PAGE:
The prevalence in the general population is around 1.5%19,20 A suppressed serum TSH and increased FT4, FT3 or both characterize hyperthyroidism along with the clinical signs and symptoms as tabled above.

Possible Mechanism for Infertility:
The exact impact of hyperthyroidism on fertility remains ill-defined. Menstrual disturbances in hyperthyroidism have been described by Von Basedow in 1840 and confirmed by other groups.4 Joshi et al found menstrual irregularities in 64.7% of hyperthyroid women, compared with 17.2% of healthy controls in a study in india. The incidence of menstrual abnormalities was two-and-a-half times higher than in the controls.5

Krassas et al observed irregular cycles in only 46 of 214 hyperthyroid women (21.5%). Twenty-four women had hypomenorrhea, 15 polymenorrhea, 5 oligomenorrhea, 2 hypermenorrhea and none had amenorrhea. The prevalence of similar abnormalities in the control population was 8.4%.19 but surprisingly most women with hyperthyroidism maintain ovulatory function as seen on follicular studies and the incidence of spontaneous pregnancies. This has also been confirmed by endometrial biopsies.1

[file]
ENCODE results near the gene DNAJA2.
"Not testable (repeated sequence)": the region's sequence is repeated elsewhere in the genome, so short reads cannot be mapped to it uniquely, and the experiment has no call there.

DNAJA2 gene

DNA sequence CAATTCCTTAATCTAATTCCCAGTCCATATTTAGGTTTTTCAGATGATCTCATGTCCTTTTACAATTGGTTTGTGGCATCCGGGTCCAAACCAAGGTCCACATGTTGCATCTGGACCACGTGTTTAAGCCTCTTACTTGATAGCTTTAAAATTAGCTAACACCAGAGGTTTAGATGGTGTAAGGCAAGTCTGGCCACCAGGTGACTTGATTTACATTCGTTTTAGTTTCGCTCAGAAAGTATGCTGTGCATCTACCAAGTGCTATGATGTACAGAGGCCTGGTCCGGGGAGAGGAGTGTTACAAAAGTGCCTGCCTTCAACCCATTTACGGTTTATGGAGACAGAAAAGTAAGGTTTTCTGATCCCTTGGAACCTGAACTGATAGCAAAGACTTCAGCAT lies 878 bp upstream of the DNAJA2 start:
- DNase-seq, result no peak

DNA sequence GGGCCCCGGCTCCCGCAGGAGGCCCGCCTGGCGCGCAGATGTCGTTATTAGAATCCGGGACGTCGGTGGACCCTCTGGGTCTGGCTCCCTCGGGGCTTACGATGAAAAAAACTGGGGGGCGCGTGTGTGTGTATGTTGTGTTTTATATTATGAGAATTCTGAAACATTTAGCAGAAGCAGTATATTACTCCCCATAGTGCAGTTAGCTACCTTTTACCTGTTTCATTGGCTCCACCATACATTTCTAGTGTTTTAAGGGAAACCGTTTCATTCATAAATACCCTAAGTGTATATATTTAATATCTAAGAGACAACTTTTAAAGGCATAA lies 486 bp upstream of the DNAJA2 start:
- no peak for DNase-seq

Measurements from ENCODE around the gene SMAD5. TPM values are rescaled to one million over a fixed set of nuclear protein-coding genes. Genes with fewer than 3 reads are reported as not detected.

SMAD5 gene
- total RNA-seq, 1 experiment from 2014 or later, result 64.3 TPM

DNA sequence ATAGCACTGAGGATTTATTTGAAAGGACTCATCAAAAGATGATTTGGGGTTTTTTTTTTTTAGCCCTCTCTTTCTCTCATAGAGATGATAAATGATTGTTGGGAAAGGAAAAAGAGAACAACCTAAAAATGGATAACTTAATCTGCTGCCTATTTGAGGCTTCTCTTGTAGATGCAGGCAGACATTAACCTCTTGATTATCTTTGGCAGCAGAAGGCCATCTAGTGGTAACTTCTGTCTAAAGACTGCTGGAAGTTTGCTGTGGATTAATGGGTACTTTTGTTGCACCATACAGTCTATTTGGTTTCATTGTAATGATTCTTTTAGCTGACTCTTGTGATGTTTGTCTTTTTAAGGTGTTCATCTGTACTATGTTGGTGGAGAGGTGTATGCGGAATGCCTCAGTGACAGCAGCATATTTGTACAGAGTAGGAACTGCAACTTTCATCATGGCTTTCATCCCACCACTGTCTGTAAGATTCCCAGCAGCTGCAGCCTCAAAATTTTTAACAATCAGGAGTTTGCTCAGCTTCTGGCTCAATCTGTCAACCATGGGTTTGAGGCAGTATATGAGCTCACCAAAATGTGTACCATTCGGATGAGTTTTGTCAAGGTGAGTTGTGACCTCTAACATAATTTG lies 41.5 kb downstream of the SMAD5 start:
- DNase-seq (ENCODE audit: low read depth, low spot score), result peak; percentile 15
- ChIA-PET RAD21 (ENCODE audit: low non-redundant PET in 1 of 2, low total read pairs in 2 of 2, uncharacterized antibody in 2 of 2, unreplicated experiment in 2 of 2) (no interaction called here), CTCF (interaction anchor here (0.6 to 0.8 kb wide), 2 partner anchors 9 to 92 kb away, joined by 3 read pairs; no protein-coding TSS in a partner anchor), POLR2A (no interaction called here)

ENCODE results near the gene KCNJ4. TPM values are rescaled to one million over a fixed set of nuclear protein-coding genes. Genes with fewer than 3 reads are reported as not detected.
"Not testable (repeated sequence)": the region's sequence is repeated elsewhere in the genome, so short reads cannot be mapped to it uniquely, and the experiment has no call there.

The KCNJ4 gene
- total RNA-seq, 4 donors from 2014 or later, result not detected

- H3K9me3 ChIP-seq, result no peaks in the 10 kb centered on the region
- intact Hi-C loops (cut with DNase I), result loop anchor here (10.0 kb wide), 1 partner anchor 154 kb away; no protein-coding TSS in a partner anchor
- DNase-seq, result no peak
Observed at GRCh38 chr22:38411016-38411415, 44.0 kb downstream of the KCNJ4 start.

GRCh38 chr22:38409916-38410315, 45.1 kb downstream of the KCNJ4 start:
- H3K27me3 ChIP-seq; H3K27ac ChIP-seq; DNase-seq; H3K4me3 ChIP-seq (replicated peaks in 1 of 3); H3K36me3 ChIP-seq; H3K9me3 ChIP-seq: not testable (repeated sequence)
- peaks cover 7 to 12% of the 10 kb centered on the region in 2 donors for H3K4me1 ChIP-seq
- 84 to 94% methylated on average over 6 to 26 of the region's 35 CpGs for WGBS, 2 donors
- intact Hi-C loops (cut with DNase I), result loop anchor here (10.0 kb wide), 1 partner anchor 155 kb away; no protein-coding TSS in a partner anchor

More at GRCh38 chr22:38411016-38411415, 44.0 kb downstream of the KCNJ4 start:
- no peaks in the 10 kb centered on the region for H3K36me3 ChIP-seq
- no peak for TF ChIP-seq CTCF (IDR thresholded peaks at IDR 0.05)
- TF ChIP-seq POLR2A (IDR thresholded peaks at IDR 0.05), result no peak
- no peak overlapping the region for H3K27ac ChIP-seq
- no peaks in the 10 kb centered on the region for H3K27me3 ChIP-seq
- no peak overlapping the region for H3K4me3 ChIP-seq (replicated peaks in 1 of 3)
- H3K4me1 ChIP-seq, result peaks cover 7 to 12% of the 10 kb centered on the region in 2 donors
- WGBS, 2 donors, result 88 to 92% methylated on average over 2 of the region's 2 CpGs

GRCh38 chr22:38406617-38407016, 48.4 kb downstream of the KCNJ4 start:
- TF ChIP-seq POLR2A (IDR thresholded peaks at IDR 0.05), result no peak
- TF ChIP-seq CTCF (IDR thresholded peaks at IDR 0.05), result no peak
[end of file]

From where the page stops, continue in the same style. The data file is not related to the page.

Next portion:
In contrast to the hypothyroid state, SHBG production is increased. Therefore the estrogen metabolism is altered and conversion of androgens to estrogens increased. Hyperthyroidism also augments gonadotropin response to GnRH and baseline gonadotropin concentrations are frequently elevated. The decrease in menstrual flow may also relate to effects on haemostatic factors, including the synthesis of factorVIII.1,20

As for hypothyroidism, most studies on the prevalence of hyperthyroidism in infertility are derived from uncontrolled, retrospective cohort studies. An Indian study by Joshi et al showed that out of 53 hyperthyroid patients, 5.8% had primary and secondary infertility.5 Usually, treatment corrects cycle changes observed with hyperthyroidism. The exact impact of hyperthyroidism on fertility remains ill-defined.

Diagnosis is made with clinical findings and serum TSH, T3, T4 assays. Low TSH levels with raised T3 and T4, either one or both clinch the diagnosis. However, to know the cause of hyperthyroidism, other investigations like ultrasonography, radioactive iodine uptake and antithyroid antibodies would need to be carried out.